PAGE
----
The plant was designed to treat a significant portion of reclaimed tailings material to supplement ROM ore. The introducing of this fraction of material was very challenging for the commissioning team.

The first challenge was the handling and conveying of the material, which is sometimes fine, sticky, and wet, and causes blockages in transfer chutes. The second challenge was that a significant portion of this material is finer than 2.5 mm. Material in this size fraction is heavily influenced by the flow of water in the mill and is discharged quite quickly without effective grinding (Steyn, 2011). This has at times caused feed rates higher than 350 t/h to DMS, resulting in the DMS being unable to treat all the mill product and subsequent stockpiling of DMS feed material. The third significant challenge in treating tailings has been the presence of dense, old recovery tailings which resulted in high yield to the final recovery.

Solutions to these challenges have been implemented with a large degree of success. The tailings feed grizzly and conveyor transfer points were changed to cater for the fine, wet, and sticky material. The sizing screen panels were changed to 8 mm square apertures to redirect the -12 +8 mm mids diamond recovery feed to the XRL section, which has excess processing capacity. Lastly, the dense, old recovery tailings are carefully blended with old DMS tailings to reduce the recovery yields to manageable levels.

Unreliability of mill load measurements

The load in the AG mill is determined by load cells installed under the supporting bearings on the non-drive end of the mill. This load level signal is used to run the mill under an automated control loop to optimize the feed rate to the mill. The load cells only give the relative mass of the load in the mill and not an absolutely mass. Measured load values tend to be unreliable due to the scaling of the control signal and/or load reading variations caused by changes in the density of the feed material, i.e. variations in bulk density of the finer recycled material relative to the coarser ROM ore. Figure 5 illustrates the difference in the mill loading for the same load reading. The mill feed rate control is dependent on this load value, and for this reason it is essential to have the most accurate measurement possible. This load information is not only essential for optimizing the throughput of the mill, but can also be used to ensure the mill is operated in the most diamond-friendly way.



Mill feed segregation

Segregation occurs in both the ROM silo and recycle silo, due to the orientation and layout of the ROM and recycle feed belts. The segregation results in the coarse fractions from the ROM and recycle silo reporting to mill no. 1, and a high percentage of the fine fractions reporting to mill no. 2, as can be seen in Figure 6. This is a design oversight which can have significant production and financial implications, for two reasons. The first is that segregation impacts the performances of the two mills, due to mill no. 1 receiving excess grinding medium in the form of large particles and mill no. 2 being deprived of sufficient grinding medium. The second reason, which is financial, is that completely eliminating the segregation in the silos would be difficult and costly. To address this challenge the mine team has developed different operating recipes for each mill. In addition, the commissioning team closed some of the ports on the grate discharge of mill no. 2 with rubber plugs to enable the mill to reach operating load by reducing the discharge rate of the finer feed to this mill. The installed plugs reduced the total open area of mill no. 2 from 8.36% to 7.38%. Plugging the discharge had no significant effect of the performance, and the mill is still operating with theseplugged holes.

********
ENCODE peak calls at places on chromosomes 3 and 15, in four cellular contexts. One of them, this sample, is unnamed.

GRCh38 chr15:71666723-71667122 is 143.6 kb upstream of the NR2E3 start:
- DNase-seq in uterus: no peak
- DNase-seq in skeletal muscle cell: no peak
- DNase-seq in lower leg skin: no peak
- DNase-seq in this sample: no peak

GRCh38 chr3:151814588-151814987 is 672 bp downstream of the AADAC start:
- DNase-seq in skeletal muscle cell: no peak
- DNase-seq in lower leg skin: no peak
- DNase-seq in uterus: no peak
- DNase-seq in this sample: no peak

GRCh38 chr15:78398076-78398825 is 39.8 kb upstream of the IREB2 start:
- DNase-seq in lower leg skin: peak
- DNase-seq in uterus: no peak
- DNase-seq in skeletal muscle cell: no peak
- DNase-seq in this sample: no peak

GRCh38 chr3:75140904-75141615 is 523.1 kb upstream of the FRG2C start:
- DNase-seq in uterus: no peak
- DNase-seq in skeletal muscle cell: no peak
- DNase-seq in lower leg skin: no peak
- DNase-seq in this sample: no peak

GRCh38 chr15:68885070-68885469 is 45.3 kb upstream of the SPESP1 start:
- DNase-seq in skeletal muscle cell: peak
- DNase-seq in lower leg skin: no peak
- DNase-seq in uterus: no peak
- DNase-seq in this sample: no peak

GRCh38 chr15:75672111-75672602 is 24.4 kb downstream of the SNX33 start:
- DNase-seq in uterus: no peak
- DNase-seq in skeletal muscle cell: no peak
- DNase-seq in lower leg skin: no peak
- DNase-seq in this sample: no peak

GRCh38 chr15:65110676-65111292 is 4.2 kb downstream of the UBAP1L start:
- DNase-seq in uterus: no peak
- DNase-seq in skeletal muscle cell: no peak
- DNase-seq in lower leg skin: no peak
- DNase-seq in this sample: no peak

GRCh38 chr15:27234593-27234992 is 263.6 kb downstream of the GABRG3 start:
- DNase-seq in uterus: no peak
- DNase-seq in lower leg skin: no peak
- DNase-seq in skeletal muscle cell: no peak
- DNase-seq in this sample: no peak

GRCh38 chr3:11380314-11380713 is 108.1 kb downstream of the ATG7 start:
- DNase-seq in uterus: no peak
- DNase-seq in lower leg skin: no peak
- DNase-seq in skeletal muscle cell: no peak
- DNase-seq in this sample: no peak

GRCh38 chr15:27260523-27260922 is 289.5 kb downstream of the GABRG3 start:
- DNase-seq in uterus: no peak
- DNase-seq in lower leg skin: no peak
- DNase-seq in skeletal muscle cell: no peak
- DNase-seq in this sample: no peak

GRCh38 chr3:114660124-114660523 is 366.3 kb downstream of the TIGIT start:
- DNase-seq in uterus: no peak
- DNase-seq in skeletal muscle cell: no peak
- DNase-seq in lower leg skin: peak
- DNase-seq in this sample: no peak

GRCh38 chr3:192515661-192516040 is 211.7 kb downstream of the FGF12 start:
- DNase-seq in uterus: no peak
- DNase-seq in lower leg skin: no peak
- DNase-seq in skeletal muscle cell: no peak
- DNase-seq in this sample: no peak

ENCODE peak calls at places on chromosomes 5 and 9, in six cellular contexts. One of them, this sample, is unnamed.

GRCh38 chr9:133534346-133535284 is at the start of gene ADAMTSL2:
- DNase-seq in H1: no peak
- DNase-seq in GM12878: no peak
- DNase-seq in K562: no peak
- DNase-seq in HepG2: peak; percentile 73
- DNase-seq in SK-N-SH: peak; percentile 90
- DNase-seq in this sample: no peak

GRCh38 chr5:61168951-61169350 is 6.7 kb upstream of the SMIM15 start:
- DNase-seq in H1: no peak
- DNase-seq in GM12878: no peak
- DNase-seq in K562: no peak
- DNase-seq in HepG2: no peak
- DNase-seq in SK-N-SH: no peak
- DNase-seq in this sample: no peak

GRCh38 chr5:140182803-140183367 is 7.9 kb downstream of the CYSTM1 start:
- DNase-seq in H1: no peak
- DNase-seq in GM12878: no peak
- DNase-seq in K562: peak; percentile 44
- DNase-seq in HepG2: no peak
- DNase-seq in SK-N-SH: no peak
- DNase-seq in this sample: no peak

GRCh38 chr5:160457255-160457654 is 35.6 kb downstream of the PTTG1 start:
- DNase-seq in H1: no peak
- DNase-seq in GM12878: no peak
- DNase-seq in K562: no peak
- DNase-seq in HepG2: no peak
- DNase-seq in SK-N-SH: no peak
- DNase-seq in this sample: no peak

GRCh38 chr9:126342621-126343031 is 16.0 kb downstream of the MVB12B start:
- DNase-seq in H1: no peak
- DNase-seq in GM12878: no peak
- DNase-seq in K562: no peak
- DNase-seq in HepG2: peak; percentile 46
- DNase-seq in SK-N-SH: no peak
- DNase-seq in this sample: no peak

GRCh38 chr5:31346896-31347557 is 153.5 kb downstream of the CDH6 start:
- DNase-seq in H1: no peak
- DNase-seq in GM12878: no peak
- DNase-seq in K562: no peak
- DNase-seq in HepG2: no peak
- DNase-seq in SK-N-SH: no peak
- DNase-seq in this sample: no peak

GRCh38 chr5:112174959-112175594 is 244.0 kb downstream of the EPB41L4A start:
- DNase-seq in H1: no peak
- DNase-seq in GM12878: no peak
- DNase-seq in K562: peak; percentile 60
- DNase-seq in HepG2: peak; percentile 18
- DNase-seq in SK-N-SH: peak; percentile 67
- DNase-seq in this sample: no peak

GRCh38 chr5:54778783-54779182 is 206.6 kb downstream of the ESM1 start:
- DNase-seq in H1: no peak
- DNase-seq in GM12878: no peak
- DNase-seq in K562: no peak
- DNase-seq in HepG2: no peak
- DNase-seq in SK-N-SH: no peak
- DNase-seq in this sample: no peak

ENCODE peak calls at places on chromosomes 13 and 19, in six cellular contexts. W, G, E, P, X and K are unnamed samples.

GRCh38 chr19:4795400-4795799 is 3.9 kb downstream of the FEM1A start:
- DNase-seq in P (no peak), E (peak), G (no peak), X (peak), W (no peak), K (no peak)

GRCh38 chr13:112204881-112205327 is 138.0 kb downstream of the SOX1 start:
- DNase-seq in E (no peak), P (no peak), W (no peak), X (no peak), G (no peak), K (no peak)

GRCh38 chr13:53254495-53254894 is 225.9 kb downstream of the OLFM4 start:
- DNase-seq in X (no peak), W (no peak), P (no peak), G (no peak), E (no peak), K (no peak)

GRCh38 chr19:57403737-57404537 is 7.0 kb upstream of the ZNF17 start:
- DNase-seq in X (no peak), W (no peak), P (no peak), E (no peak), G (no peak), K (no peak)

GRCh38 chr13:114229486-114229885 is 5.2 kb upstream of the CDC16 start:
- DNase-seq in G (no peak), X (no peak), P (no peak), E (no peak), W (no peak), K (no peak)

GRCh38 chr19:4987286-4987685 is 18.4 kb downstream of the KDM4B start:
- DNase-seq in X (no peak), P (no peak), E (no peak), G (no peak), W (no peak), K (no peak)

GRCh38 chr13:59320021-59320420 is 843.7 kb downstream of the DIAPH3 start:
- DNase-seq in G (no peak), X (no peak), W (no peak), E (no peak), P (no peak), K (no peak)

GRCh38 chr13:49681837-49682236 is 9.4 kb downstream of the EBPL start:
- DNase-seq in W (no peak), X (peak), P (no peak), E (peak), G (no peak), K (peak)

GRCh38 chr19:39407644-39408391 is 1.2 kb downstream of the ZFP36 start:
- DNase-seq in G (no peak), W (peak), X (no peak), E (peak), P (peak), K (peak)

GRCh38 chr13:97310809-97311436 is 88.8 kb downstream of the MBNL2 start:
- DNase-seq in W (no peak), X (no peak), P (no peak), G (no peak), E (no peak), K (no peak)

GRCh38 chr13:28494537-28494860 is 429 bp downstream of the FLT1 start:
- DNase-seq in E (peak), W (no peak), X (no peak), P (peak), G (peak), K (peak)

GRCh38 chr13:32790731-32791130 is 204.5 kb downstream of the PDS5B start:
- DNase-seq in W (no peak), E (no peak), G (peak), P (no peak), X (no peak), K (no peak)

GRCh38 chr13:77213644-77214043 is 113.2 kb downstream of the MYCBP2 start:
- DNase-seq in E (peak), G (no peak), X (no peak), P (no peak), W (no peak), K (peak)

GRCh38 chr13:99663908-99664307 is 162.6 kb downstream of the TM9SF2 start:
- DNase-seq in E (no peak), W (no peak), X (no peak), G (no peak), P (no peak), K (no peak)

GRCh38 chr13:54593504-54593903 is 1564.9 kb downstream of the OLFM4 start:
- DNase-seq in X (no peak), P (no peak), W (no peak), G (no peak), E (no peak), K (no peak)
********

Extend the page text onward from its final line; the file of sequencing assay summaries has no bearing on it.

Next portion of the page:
Mill product analysis

The mill plant design does not cater very well for physical sampling of the mill feed and product streams. Due to the plant layout and physical constraints it is extremely difficult to take samples of the mill feed and discharge product. This constraint necessitated the installation of four Split-Online cameras, one on the feed conveyor and one on each of the three mill product streams, shortly after the commissioning of the plant, to track important size fractions within the process. Figure 7 illustrates the data that can be generated using the Split-Online system. With this system, the plant team is able to keep accurate track of the particles reporting to each process. The system has been subsequently developed to quickly track any deviations from the expected size fractions in each product stream and initiate appropriate corrective action to prevent any adverse effect on diamond recovery. The performance of the system is continually verified with physical samples to ensure that the plant can continue to rely on the system.


Getting to understand the CDM AG mill

Post-commissioning phase, the challenge remains to continue to get the best out the CDM mill circuit. One of the biggest challenges in optimization of an AG mill is the fact that it uses the feed ore as the grinding medium. The loading of grinding medium therefore depends on the feed rate, size, and hardness. When these parameter are highly variable it becomes quite difficult to run the mill under stable conditions (Napier-Munn et al., 1999). In the case of the CDM mill circuit, the feed rate is well controlled and the hardness is not highly variable, as supported by the narrow range of Ta values in Table II. The feed size is, however, highly variable, as illustrated in Figure 7, which makes it difficult to run the mill under stable conditions.

Understanding the impact of the variability of the feed particle size distribution (PSD) and other mill operating parameters on the immediate mill product was one of the main aims in the early operational stages of the new plant. Below are some of the main lessons learnt about the mill circuit to date

Different milling regimes and operational flexibility